Wild Women. “Jane Birkin, The Runaways, Lynda Carter, Nancy Sinatra.”

 http://www.youtube.com/watch?v=Tt0xxAMTp8M
 
Miscellaneous: “That poster of Farrah Fawcett, girls that roller skate, Evel Knievel, being put in/let out of handcuffs, Lynyrd Skynyrd, Molly Hatchet, Apocalypse Now, One Flew Over the Cuckoo’s Nest, skinned knees, cherry bombs. As is probably evident by now, I left my heart in the Aberdeen of the ’70s.” [See Gabe’s Tumblr for further odds, ends and vintage awesomeness.]

—  —  —

Made from America. A few of our favorite Horses Cut Shop shirts (which double as a checklist for your next road trip). All are made in the USA and benefit the independent businesses that emblazon them.


L-R: Comet Tavern, Seattle | Amoeba Music, SF | Wolski’s Tavern, Milwaukee
Twin Anchors, Chicago | Hole in the Wall, Austin


L-R: Moby Dick’s, Minneapolis | Kelly’s Olympian, Portland
Pete Paulsen’s House of Wheels, San Leandro | Sunset Sound, Hollywood | Baranof, Seattle

 

SHOP ALL: HORSES CUT SHOP

 
 

[Portrait of Gabe Johnson by Angel Ceballos. Still-life photos courtesy of Horses Cut Shop.]

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In the spirit of the holidays, we asked some of our favorite brands and designers a simple question with a rarely simple answer: What’s you favorite gift? Answers ranged from prized possessions they’ve received, to a signature item to give, to less-tangible ‘gifts’ that can’t be bought. Though they vary wildly, the answers below all have one thing in common: They give an unmistakable look into each brand’s ethos. Scroll down to get inside the minds of America’s best designers (and click the links to start deciding how to spend that Nordstrom Gift Card that Grandma gave you).


Heavy Medals from Legendary Friends. “My favorite gifts are from my friends Jimmy Page and Alice Cooper, who gave me their gold and platinum record awards, respectively. These are framed in my office and commemorate 500,000 and 1 million copies of albums sold—a phenomenal achievement that I get to hang on my wall and see every day.”  —John Varvatos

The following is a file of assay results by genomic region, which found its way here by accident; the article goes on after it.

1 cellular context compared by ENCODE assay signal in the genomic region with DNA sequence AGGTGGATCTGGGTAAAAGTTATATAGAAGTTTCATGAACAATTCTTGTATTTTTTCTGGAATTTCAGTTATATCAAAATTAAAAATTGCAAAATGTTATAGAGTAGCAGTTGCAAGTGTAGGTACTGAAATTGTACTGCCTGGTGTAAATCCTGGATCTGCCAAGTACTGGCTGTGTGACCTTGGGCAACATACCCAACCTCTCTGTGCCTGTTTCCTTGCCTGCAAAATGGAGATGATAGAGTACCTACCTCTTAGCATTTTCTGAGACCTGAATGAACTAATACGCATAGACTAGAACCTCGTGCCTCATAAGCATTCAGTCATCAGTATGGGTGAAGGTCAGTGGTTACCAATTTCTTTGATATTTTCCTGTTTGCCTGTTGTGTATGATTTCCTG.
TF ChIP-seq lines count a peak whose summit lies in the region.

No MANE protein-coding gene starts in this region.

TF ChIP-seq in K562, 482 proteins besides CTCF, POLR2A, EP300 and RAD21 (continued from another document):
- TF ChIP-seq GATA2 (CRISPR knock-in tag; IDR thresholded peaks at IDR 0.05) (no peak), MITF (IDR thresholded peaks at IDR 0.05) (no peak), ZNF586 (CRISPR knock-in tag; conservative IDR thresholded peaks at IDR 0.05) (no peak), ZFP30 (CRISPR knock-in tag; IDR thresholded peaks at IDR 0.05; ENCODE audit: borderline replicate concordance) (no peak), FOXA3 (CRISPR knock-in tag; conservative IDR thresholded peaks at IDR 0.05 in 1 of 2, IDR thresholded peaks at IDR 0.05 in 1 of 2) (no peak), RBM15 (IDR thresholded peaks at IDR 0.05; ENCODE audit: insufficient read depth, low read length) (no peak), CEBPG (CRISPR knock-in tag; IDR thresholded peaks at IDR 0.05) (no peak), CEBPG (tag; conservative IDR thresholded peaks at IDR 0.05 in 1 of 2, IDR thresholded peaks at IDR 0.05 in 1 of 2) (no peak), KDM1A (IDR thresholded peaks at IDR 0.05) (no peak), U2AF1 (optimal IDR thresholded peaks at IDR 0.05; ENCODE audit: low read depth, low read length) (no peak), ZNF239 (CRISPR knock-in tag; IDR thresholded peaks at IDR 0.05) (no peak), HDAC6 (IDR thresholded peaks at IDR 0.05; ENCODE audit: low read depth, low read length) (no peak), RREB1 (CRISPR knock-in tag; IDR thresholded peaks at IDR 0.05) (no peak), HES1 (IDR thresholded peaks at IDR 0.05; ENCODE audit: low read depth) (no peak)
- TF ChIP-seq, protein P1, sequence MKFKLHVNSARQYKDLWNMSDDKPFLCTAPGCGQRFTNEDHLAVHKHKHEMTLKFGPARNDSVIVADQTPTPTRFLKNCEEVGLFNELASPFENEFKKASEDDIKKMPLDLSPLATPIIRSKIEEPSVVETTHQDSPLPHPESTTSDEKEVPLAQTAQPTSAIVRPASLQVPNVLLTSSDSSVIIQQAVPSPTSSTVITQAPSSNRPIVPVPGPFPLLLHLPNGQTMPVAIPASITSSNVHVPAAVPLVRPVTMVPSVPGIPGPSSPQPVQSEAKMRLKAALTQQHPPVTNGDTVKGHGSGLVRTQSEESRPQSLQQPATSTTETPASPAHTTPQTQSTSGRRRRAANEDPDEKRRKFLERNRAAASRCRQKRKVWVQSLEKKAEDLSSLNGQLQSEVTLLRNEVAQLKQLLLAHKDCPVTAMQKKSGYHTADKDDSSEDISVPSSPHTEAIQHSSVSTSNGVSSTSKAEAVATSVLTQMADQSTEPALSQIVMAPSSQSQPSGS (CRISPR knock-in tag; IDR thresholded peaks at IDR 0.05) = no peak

Bulls Tickets, 1989. “The best gift I ever received came from my sister: my niece Isabella. The second-best I got from my parents in 1989 for Christmas: Two tickets to see Michael Jordan play at Chicago Stadium with my dad. I was 10. Jordan scored 42 points against the Golden State Warriors; I’ll never forget how loud it was when they announced his entrance.”  —Andy Dunn of Bonobos
 


A Bronzed Artifact. “This is a gift I received from Michael Stipe after we collaborated on an art project of his. He took a Diana/Lomo camera (similar quality to lighting filters used on Instagram) and cast it in bronze. I love the idea of low/high art and technology. A low-tech, cheap plastic camera, immortalized in bronze. This gift I will have and appreciate forever.”  —Rogan Gregory of Rogan
 


A Family Tree. “My favorite thing about the holidays is the huge tree we do every year. My wife is a Christmas ornament freak, so we load it down with white lights and tons of ornaments. My favorites are the homemade ones the children make. We decorate with all-natural clippings of pine, cedar, boxwood, holly and magnolia—using fresh keeps things simple. Most important is to relax and enjoy the family and special time of year.” Billy Reid
 


Iowa’s Best-Kept Secret. “All of my friends and family get a bottle of Templeton Rye, a small-batch rye whiskey based on a Prohibition-era recipe that was made in Templeton, Iowa. Since I’m from Iowa, the connection is obvious—and there’s no better way to warm up a cold, holiday night than with a nice glass of Templeton.” Todd Snyder
 


The Original Hand-Held Device. “Does this really need any explanation as to why it’s my favorite? I was 10. It’s a Game Boy. Nuff said.” —Sam Shipley of Shipley & Halmos
 


Christmas in Jamaica. “Last week, my wife treated me to a one-week getaway in Jamaica as my early Xmas gift. We stayed at a gorgeous private villa (Round Hill) overlooking the sea and Montego Bay. The gift included tennis lessons—definitely the best gift ever. The only downside is that now I have to treat her to something even more special!” —Dexter Peart of WANT Les Essentiels de la Vie